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A guide to a workhouse

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Introduction

A guide to a workhouse The buildings themselves were dreary, undecorated, prison-like structures. There were no curves only sharp corners. There was no architectural decoration. High walls surrounded the whole workhouse, cutting off the view of the outside world from the inmates. Even the windows were six feet from the floor, and a further 'adaptation' was to have the window sills sloping downwards, preventing them from being used as seats of shelves. If heating was provided it was useless. The workhouses were made to be awful to prevent people from going there and finding work for themselves instead. Workhouses contained dormitories, washrooms, workrooms, a solitary confinement ward, the mortuary, bake-house, receiving wards, dining halls and a chapel. Any sick or old person housed on the upper floors would be virtually a prisoner in the ward because they would be unable to get back down the stairs! Space was usually rare. Too many people were crammed into the smallest spaces possible: for example, eight beds could be put into a narrow dormitory only sixteen feet ...read more.

Middle

The Commission classified the inmates into seven groups: Men frail through age or illness Women frail through age or illness Able-bodied men over 15 years Able-bodied women over 15 years Boys between 7 and 15 Girls between 7 and 15 Children under the age of 7 The seven groups were to be kept totally separated at all times, even during 'leisure' time. Married couples, even the elderly, were to be kept apart at all costs so that they could not 'breed'. Each of the seven classes was supposed to have its own exercise yard. There was no segregation of inmates after the seven classes had been separated. This meant that the old, ill, insane, slightly unbalanced and fit were kept together both day and night with no form of change. Inmates simply sat and did nothing if they were not working. On admission, an inmate's clothes were removed and stored. They was searched, washed, had there hair cropped and were given workhouse clothing. ...read more.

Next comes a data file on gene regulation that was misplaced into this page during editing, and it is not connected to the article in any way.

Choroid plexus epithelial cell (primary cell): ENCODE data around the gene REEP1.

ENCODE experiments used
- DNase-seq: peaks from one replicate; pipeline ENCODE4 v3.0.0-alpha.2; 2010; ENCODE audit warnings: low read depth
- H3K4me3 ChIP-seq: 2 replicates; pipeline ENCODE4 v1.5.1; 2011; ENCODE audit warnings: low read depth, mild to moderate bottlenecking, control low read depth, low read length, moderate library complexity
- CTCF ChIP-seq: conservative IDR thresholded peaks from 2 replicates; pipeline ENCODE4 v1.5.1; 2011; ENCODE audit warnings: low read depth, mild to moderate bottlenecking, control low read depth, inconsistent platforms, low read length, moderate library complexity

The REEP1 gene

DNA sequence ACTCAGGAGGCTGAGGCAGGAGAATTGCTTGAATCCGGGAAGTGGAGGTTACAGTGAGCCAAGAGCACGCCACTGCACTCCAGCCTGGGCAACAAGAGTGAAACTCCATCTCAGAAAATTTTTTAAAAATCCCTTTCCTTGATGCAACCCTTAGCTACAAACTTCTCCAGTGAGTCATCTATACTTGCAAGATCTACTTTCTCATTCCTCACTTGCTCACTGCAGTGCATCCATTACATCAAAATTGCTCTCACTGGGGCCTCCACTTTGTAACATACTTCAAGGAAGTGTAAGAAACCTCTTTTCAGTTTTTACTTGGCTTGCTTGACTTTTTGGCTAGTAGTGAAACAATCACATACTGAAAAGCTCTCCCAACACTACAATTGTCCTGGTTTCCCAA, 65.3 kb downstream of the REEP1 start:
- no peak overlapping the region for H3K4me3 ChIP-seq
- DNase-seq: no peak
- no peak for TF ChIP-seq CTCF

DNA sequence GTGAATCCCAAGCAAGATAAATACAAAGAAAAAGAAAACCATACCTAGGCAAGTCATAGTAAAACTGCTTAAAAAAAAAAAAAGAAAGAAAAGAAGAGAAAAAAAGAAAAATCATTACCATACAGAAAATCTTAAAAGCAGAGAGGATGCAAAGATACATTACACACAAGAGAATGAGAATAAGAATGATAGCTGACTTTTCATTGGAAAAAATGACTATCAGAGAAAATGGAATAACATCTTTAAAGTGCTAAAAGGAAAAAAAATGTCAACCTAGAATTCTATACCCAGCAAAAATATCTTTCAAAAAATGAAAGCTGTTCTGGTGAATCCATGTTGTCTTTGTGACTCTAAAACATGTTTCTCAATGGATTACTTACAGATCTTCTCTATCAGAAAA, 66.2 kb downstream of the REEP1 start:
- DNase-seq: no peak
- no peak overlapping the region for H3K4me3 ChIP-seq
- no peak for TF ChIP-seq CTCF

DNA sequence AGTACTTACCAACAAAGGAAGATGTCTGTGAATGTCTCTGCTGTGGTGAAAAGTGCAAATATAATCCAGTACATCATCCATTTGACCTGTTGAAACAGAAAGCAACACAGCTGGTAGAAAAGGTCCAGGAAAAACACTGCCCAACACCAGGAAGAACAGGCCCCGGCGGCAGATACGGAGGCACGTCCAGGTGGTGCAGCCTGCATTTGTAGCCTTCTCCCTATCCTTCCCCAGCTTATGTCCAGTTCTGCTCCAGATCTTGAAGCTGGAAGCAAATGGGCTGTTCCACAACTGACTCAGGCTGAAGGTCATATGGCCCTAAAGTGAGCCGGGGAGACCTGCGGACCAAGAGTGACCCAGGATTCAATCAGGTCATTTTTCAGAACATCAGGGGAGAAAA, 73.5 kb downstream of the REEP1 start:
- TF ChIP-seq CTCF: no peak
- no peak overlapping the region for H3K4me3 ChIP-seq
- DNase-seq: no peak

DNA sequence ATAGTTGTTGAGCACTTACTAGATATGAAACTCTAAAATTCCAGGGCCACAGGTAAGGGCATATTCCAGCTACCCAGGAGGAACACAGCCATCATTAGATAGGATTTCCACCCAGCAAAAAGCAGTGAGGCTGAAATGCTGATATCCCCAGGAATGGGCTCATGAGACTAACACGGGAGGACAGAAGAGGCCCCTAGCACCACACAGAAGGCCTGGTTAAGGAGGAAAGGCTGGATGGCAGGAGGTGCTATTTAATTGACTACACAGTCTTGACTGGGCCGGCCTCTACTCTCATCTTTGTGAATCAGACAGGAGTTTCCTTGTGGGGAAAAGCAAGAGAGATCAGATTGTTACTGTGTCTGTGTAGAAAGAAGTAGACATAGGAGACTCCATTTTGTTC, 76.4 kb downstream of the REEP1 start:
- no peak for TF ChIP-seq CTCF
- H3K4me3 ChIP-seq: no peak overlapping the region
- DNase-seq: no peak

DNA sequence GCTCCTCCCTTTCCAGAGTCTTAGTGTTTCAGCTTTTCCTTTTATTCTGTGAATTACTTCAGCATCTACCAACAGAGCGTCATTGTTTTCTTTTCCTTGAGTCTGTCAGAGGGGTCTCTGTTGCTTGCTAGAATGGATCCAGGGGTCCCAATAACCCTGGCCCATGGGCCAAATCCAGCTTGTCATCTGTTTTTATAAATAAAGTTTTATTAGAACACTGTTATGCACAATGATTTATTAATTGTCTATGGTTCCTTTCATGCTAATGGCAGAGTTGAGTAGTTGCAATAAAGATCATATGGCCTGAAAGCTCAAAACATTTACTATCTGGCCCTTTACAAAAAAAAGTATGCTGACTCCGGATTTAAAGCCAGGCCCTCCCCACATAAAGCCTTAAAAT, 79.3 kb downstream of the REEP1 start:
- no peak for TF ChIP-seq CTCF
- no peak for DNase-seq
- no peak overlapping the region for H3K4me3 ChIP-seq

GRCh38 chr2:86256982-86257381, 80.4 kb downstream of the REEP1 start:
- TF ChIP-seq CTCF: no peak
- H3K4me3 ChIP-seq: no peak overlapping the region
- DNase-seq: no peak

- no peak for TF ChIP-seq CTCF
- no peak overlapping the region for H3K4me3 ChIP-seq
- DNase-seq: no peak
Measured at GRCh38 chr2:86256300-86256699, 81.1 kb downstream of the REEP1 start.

Conclusion

cheese, water Thursday 11/2 pints of gruel; 8 oz bread, water 11/2 pints of soup, bread, water 6 oz. bread, 11/2 oz. cheese, water Friday 11/2 pints of gruel; 8 oz bread, water 7 oz. bread, 2 oz. Cheese, water 6 oz. bread, 11/2 oz. cheese, water Saturday 11/2 pints of gruel; 8 oz bread, water 5 oz. bacon, 3/4lb. Potatoes, water 6 oz. bread, 11/2 oz. cheese, water Sunday 11/2 pints of gruel; 8 oz bread, water 7 oz. bread, 2 oz. Cheese, water 6 oz. bread, 11/2 oz. cheese, water Women and children received the same food as men, but less of it. Speaking at mealtimes was forbidden absolutely and some workhouses did not provide cutlery, forcing the inmates to eat with their fingers. Tea and butter were provided only for the over-60s, if at all. Meals were as dull, predictable and tasteless as poor cooking and no imagination could make them. Often the quantity, quality and lack of nutrition meant that workhouse inmates were on a slow starvation diet. Alex Butcher ...read more.

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